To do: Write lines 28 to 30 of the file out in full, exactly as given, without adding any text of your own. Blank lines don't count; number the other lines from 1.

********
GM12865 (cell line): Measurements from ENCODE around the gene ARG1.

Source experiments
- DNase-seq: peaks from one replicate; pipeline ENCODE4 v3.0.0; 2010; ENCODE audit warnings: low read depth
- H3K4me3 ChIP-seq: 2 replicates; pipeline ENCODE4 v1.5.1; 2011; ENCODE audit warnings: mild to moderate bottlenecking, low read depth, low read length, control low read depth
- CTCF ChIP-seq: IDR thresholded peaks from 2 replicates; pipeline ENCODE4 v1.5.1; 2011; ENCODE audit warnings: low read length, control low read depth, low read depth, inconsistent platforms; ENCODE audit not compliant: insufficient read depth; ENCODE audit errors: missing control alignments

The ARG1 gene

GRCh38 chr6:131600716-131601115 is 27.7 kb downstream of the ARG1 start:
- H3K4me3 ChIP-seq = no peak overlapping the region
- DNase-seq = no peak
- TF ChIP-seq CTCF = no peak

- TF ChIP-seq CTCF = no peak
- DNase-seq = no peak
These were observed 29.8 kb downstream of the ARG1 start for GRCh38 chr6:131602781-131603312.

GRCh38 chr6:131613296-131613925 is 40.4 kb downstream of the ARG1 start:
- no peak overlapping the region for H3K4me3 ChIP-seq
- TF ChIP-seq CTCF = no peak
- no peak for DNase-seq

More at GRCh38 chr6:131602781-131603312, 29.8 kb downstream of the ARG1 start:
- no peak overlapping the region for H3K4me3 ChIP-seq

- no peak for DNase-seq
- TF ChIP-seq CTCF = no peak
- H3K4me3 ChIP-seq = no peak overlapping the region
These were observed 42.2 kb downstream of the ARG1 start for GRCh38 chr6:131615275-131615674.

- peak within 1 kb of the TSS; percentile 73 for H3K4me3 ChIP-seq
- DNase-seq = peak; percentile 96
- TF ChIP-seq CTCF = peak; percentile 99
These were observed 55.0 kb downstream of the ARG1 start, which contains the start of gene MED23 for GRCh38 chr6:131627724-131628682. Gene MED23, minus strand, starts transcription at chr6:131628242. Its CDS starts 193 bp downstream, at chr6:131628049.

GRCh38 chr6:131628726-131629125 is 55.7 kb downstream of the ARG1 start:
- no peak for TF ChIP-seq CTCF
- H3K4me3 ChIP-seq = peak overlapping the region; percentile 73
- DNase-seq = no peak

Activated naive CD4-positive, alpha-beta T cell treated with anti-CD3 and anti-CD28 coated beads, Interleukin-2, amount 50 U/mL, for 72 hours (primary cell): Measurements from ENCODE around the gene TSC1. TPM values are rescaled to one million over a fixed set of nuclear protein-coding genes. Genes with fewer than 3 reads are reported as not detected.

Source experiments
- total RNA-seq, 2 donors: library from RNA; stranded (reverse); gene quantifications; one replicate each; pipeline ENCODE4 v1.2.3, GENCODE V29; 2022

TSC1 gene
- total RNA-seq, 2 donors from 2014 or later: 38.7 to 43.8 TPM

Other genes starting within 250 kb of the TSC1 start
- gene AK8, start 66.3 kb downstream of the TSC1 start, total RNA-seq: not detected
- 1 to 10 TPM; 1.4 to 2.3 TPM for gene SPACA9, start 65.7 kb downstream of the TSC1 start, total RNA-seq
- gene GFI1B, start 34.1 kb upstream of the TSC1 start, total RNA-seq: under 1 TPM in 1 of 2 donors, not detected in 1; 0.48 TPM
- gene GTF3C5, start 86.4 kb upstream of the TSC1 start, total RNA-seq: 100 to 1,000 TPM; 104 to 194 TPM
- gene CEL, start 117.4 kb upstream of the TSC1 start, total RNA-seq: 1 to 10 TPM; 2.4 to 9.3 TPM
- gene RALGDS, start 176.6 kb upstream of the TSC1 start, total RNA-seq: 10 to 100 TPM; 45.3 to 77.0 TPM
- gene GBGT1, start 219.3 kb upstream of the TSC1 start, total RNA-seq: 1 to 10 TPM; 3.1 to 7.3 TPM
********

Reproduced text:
GRCh38 chr6:131628726-131629125 is 55.7 kb downstream of the ARG1 start:
- no peak for TF ChIP-seq CTCF
- H3K4me3 ChIP-seq = peak overlapping the region; percentile 73